2 COSMOS AND HISTORY 237 owes the capacity of establishing itself in the realm of concrete human experience to its embodied sensible condition (5), then the classical distinction between disciplines that concern the body and the mind cannot be used to grasp the role Kant granted to sensibility in his critical philosophy. Putting the three Critiques center stage, Nuzzo aims to rehabilitate Kant s account of sensibility and embodiment without giving up on the specific characteristics of transcendental philosophy. This is no small endeavor. Whereas the topic of the body has haunted philosophy from the outset, phenomenology, feminist theory, and philosophy of mind have turned it into one of the greatest challenges of contemporary philosophy. Yet so far no one seems to have presented Kant s critical work as a response to precisely this challenge. Moreover, there are very few books that cover all of Kant s three Critiques and offer clear, in-depth analyses of the relevant parts of each of these works. And this is not all. Apart from discussing Kant s critical thought in relation to some of his precritical texts, Nuzzo elaborates extensively on the relation between Kant s philosophy and that of rationalistic predecessors such as Leibniz, Wollf, and Baumgarten. Her focus on Kant s account of sensibility allows her to bring together a great many texts that would normally not be related to one another, thus throwing new light on the continuity between Kant s pre-critical and critical works. For these reasons, her book is noteworthy even apart from the topic to which it is devoted. Nuzzo s reading of Kant s work is guided by what she terms transcendental embodiment. She introduces this term to refer to the pure, a priori dimension of our sensibility (cognitive, practical, and aesthetic) a dimension that is irreducible to purely mental activity and is necessarily embodied (7). Whereas Kant deprived the soul of its traditional characteristics, he can indeed be said to raise sensibility into a faculty that possesses an a priori dimension and for that reason is not completely opposed to pure reason. Because of this a priori dimension, sensibility is a topic that can be treated from a transcendental perspective, as is illustrated first of all by the Transcendental Aesthetic. Yet within this part of the first Critique Kant seems to be exclusively concerned with space and time conceived as pure forms of intuition. He mentions the process of affection and the impressions to which it gives rise, but, apparently, only to contrast the passivity characteristic of sensibility to the spontaneity characteristic of the understanding. Opposing the claims of former rationalist metaphysics, Kant argues that any form of knowledge presupposes intuition and, moreover, that the latter cannot be reduced to the understanding. Given Kant s overall focus on the problem of (a priori) knowledge one might wonder how the features of sensibility that emerge from the Transcendental Aesthetic sensation, the two forms of intuition, and passivity can teach us something about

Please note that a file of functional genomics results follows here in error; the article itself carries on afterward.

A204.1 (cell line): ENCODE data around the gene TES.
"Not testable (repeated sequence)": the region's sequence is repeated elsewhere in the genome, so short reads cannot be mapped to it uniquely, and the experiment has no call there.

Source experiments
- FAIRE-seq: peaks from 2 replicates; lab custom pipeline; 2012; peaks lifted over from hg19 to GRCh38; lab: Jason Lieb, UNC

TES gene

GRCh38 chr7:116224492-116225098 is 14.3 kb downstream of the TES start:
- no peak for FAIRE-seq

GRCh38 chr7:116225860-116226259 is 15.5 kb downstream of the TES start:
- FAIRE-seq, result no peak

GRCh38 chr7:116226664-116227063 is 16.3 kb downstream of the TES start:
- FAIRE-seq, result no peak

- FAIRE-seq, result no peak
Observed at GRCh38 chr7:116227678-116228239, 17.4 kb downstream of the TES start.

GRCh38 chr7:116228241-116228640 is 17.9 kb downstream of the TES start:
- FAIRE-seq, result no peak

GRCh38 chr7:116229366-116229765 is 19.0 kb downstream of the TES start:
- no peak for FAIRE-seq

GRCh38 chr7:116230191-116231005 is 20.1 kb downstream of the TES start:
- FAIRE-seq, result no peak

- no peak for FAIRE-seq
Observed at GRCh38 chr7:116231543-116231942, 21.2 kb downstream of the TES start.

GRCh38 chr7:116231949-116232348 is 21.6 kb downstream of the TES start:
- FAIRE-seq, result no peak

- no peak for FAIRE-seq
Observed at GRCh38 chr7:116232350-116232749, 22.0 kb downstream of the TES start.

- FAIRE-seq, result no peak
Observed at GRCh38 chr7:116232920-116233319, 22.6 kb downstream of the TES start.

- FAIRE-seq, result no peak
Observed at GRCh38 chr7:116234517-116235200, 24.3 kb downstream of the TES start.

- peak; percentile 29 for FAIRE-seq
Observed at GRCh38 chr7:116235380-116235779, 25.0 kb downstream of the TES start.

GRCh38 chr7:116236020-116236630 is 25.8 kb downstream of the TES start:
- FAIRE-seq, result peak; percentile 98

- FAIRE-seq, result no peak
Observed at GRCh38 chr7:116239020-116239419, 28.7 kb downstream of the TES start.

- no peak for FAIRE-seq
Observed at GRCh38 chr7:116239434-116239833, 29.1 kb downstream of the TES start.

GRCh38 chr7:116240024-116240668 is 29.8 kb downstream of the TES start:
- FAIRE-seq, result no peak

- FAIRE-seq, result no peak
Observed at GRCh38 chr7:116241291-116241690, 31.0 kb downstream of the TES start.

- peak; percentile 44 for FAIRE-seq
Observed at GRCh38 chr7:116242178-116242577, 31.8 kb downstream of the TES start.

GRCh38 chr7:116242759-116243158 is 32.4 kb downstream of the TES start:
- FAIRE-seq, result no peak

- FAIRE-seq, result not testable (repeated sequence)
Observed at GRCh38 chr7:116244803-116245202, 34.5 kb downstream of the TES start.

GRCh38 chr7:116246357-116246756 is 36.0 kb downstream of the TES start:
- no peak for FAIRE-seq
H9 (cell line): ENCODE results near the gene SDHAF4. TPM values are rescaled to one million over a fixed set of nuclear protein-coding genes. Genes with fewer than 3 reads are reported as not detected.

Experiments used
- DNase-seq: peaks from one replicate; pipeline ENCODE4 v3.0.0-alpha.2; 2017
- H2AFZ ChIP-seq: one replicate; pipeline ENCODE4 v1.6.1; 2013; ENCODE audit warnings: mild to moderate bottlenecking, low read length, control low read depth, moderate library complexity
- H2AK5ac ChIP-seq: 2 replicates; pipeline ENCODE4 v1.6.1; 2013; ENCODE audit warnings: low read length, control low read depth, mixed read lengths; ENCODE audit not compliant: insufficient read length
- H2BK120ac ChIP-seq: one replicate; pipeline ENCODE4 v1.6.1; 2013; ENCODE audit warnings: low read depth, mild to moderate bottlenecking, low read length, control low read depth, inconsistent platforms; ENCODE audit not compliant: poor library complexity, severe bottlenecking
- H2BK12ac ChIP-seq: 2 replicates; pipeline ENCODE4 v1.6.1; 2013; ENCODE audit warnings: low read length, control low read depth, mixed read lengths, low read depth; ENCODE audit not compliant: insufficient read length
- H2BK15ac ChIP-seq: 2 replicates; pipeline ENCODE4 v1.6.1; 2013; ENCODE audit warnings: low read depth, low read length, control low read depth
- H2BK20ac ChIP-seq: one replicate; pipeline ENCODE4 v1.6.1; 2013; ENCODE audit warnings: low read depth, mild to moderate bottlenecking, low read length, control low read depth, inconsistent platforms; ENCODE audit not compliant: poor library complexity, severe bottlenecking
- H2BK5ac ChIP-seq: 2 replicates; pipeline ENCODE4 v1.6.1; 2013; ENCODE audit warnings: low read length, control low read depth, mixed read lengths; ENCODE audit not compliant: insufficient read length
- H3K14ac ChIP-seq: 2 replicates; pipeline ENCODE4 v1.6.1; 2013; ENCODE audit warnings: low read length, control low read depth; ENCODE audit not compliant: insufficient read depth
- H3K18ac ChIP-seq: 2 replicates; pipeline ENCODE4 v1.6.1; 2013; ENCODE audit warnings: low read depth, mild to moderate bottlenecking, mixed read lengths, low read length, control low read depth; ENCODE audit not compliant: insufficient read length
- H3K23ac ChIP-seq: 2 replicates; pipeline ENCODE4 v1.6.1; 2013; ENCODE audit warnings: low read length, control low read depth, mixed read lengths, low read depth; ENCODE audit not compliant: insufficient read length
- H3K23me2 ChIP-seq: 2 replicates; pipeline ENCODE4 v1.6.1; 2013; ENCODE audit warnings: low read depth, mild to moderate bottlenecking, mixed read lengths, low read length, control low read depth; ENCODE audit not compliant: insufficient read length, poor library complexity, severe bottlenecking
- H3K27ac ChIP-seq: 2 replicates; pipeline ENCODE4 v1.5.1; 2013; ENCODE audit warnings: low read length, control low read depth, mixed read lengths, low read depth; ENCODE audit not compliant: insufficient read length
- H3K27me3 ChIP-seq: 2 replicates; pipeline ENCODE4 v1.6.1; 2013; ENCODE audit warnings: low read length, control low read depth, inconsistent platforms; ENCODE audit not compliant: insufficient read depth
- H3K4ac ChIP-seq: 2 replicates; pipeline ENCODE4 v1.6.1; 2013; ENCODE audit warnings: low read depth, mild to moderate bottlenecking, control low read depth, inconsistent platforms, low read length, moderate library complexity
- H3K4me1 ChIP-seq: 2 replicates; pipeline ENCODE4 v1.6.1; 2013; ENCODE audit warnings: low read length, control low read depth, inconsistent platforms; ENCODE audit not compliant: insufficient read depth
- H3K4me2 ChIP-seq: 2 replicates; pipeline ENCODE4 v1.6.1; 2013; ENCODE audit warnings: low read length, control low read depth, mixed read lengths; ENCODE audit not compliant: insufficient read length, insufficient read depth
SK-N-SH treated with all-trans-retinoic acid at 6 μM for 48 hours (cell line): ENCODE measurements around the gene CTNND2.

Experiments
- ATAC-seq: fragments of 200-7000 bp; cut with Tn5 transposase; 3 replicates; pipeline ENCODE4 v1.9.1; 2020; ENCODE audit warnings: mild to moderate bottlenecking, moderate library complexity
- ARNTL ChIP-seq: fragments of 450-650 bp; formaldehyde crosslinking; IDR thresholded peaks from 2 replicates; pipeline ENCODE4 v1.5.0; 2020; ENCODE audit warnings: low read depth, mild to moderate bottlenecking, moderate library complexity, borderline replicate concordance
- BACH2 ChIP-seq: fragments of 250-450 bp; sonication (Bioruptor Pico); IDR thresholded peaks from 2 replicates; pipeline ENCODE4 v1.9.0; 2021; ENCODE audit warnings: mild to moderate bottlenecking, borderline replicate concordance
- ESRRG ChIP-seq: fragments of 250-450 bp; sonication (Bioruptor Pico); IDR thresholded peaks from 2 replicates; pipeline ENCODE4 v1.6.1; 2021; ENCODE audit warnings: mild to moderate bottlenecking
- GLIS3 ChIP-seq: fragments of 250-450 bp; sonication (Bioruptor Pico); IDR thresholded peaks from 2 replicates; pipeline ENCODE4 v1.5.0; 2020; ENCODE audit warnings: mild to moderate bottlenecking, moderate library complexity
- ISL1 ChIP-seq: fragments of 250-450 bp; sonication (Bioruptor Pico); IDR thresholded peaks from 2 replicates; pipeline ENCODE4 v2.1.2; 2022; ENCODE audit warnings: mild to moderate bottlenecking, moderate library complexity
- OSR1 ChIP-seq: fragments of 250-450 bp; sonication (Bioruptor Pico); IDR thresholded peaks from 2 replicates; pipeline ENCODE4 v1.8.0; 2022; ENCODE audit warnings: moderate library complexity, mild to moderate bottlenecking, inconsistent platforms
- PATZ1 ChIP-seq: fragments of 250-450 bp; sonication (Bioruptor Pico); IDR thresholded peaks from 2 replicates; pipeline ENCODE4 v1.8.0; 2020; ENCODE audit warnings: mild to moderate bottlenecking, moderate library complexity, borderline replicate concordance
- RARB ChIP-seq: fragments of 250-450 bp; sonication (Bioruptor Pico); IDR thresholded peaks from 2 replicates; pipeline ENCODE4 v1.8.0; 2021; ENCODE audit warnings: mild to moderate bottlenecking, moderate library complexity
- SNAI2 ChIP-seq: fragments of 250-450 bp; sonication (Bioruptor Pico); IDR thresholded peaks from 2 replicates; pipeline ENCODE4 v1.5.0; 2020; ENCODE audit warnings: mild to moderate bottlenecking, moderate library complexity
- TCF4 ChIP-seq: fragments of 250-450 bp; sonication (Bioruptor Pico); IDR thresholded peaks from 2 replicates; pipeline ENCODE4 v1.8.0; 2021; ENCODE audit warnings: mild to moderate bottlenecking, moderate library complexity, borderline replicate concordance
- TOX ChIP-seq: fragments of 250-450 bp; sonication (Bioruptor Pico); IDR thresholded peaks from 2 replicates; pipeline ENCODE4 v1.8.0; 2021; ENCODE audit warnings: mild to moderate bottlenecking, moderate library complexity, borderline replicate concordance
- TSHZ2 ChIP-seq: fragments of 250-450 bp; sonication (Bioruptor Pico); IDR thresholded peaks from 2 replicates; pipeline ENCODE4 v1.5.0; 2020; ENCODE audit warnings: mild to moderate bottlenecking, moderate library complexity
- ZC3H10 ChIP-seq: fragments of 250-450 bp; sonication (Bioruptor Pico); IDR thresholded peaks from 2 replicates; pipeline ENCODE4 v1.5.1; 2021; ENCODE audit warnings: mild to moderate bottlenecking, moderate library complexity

3 KARIN DE BOER 238 embodiment or the human body. Nuzzo takes Kant to consider the body to be the locus or site of sensibility (9-10, 13). In the first part of her study, she turns to Kant s pre-critical essay On the Ultimate Ground of the Differentiation of Regions in Space, among others, to bring out the role of this site in Kant s various accounts of sensibility. In this early essay, Kant refers to the sense of orientation that allows us to intuitively distinguish our right hand from the left. According to Nuzzo, Kant stresses that we intuitively relate things to the orientation of our body in order to argue that space can neither be perceived by the senses nor grasped by the intellect. Even if Kant was primarily concerned with the problem of space, his account of left/right orientation is also relevant to his more or less implicit conception of embodiment. For if this orientation makes it possible to experience objects in the first place, and if it can neither be reduced to the forms of intuition nor to a merely empirical fact, Nuzzo argues, then Kant must have conceived of the oriented human body as a transcendental ground for our cognition in its own right (25). On her account of Kant, the body is not the site of the empirical senses but the reference point of our formal sense for spatial orientation (36). It is only in this capacity that the body can give rise to the forms of intuition constitutive of mathematics, the sciences, and our a priori cognition of objects of possible experience. According to Nuzzo, the body is thus transcendentally transfigured in its pure form (70), an operation that allows Kant to refute materialism and naturalism. By eliminating, on the other hand, the traditional conception of the soul, he no less opposes the metaphysics of his predecessors. But can the site that results from this transfiguration still be called the body, as Nuzzo does? In the Critique of Pure Reason Kant rather considers what he calls Gemüt to be the site of both sensibility and thought. One might hold that the theme of the body is simply absent from Kant s critical works. Yet one might argue as well, as I take Nuzzo to do, that the theme of the body presents itself as that which tends to disappear behind Kant s treatment of sensibility, the forms of intuition, or imagination. On this reading, it makes perfectly sense to try to retrieve Kant s conception of embodiment by relating his views on sensibility to the body conceived as its site. As I see it, this retrieval constitutes the core as well as the most challenging element of Ideal Embodiment. Nuzzo traces the role of the body in Kant s philosophy also by examining the Critique of Practical Reason, the Critique of Judgment, and related texts. For Kant, sensibility is not just a necessary condition of cognition, but also that which makes it possible for transcendental freedom to enact itself as moral action. In this context, embodiment emerges primarily as the human will. The will, Nuzzo writes, is the